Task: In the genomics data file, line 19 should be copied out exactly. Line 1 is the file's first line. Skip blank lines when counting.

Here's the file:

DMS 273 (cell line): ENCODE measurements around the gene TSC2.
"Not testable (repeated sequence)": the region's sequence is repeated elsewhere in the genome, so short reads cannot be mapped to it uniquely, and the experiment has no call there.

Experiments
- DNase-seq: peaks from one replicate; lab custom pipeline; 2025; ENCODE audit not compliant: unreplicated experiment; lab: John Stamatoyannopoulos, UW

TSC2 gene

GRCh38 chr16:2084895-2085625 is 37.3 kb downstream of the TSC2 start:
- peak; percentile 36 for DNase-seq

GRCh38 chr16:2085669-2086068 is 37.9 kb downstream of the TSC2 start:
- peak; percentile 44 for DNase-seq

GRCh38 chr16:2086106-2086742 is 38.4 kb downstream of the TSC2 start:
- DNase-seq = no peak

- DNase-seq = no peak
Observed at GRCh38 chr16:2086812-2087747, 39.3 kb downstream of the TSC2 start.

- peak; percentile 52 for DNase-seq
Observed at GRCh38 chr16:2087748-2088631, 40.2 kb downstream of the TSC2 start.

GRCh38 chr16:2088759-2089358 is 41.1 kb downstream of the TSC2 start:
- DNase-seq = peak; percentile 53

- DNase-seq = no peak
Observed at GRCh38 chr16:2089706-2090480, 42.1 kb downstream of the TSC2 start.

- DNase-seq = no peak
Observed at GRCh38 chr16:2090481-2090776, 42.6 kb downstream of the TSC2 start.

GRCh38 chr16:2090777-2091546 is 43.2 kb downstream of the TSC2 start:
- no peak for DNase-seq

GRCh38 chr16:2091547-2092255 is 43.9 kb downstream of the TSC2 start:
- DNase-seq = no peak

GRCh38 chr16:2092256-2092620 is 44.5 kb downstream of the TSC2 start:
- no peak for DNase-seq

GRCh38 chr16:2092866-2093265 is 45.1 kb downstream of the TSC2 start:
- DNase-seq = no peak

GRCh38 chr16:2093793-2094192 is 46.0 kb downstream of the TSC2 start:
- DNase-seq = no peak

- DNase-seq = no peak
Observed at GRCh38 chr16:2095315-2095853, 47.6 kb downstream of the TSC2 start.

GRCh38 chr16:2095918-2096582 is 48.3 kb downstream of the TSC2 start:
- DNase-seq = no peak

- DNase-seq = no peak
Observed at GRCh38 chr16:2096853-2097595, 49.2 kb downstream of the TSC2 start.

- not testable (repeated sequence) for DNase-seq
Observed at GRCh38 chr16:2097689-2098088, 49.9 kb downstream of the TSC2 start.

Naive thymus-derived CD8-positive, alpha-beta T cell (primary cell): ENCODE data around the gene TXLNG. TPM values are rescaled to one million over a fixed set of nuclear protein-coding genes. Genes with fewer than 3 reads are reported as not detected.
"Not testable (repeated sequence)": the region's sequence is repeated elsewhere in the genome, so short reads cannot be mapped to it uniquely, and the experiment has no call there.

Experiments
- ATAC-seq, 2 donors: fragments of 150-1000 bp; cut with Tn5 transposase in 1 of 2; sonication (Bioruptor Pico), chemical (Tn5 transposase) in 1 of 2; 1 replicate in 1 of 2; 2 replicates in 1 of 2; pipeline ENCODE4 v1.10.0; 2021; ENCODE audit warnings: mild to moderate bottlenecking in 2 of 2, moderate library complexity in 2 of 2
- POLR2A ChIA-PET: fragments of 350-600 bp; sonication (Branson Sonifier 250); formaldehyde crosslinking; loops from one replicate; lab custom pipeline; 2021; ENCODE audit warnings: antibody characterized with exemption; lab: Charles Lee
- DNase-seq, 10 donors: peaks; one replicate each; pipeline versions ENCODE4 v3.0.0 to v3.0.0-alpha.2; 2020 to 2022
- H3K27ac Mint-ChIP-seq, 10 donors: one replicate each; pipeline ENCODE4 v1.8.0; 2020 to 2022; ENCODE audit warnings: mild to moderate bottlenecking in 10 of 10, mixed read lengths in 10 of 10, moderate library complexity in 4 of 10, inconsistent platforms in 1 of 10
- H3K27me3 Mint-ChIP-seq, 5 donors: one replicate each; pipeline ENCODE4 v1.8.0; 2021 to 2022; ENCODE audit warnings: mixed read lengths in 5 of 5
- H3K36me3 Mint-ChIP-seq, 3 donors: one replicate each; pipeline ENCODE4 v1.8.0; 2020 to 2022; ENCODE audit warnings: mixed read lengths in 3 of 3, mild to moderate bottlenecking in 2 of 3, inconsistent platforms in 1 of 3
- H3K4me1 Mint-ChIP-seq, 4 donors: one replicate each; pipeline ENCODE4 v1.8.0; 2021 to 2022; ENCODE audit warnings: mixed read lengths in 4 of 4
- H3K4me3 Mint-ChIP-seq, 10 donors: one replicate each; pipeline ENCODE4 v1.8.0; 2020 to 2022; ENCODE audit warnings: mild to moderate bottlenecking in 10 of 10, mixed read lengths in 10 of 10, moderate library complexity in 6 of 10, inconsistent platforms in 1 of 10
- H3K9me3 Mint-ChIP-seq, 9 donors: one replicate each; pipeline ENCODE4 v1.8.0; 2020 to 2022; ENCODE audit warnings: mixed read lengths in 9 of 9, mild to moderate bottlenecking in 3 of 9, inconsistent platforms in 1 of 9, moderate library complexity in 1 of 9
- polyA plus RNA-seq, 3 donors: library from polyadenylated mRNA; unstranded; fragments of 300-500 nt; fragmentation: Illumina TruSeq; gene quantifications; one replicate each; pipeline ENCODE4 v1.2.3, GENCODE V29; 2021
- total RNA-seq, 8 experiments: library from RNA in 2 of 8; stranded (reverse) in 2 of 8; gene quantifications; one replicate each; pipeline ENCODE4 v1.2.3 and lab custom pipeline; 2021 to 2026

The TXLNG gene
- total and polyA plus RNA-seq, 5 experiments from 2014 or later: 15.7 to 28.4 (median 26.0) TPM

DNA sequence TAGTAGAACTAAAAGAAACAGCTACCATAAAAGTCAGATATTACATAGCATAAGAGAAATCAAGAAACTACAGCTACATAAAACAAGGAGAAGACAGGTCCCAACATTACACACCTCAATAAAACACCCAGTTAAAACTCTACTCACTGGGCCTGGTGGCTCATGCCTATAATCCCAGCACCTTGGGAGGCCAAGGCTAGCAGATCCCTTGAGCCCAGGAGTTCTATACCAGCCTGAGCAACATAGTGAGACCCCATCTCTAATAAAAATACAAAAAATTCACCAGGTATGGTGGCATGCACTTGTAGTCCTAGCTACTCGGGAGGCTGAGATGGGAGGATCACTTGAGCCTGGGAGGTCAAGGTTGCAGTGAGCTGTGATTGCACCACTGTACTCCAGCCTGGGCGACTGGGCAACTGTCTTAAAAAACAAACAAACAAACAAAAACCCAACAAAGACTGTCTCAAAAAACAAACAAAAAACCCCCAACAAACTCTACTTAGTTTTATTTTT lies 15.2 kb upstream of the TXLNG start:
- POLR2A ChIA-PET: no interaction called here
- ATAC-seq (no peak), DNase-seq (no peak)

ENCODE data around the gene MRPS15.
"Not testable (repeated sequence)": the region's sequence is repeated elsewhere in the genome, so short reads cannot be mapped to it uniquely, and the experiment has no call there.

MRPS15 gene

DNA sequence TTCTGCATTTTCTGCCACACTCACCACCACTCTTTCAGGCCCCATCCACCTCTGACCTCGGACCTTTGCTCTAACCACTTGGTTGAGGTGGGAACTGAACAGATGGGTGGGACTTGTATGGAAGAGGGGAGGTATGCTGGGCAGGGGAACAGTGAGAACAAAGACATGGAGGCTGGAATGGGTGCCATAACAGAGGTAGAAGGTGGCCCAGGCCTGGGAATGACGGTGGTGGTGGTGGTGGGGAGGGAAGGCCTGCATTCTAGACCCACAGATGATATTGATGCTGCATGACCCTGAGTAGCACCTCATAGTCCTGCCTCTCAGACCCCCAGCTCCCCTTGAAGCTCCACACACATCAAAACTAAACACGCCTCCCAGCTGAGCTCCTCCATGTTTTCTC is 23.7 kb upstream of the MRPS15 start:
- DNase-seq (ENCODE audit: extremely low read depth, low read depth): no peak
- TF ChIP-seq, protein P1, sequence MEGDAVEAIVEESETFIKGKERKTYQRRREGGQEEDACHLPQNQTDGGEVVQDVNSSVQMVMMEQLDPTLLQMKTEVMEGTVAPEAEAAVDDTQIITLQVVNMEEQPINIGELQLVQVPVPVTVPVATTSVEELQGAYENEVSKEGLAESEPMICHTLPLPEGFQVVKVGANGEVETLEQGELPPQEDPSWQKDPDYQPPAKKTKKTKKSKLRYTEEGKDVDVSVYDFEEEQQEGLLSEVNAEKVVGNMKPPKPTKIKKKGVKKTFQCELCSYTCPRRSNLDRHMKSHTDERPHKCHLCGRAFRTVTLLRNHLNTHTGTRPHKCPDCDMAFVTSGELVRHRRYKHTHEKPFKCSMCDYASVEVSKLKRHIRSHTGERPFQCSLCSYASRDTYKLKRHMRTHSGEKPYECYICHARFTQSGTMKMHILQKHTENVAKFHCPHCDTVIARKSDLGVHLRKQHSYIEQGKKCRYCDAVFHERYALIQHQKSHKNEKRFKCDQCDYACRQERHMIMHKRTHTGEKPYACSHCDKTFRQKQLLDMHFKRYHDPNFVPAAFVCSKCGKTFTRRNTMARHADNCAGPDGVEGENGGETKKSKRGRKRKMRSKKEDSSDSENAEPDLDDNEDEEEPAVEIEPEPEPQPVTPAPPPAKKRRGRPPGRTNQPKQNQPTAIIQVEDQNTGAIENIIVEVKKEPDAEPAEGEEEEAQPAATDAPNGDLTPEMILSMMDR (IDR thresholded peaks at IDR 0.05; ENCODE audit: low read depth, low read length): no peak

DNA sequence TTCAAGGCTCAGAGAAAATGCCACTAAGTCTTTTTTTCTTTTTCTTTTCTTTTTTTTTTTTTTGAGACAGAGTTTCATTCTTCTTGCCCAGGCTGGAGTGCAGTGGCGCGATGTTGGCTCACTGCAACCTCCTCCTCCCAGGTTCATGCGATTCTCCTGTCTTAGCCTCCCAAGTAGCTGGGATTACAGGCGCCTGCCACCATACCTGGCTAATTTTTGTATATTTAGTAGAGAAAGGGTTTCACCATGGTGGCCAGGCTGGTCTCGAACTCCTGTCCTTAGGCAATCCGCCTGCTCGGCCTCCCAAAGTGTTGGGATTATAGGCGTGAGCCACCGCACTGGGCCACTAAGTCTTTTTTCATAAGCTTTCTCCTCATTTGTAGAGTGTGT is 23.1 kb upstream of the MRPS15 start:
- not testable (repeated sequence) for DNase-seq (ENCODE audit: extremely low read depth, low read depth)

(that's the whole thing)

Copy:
Observed at GRCh38 chr16:2089706-2090480, 42.1 kb downstream of the TSC2 start.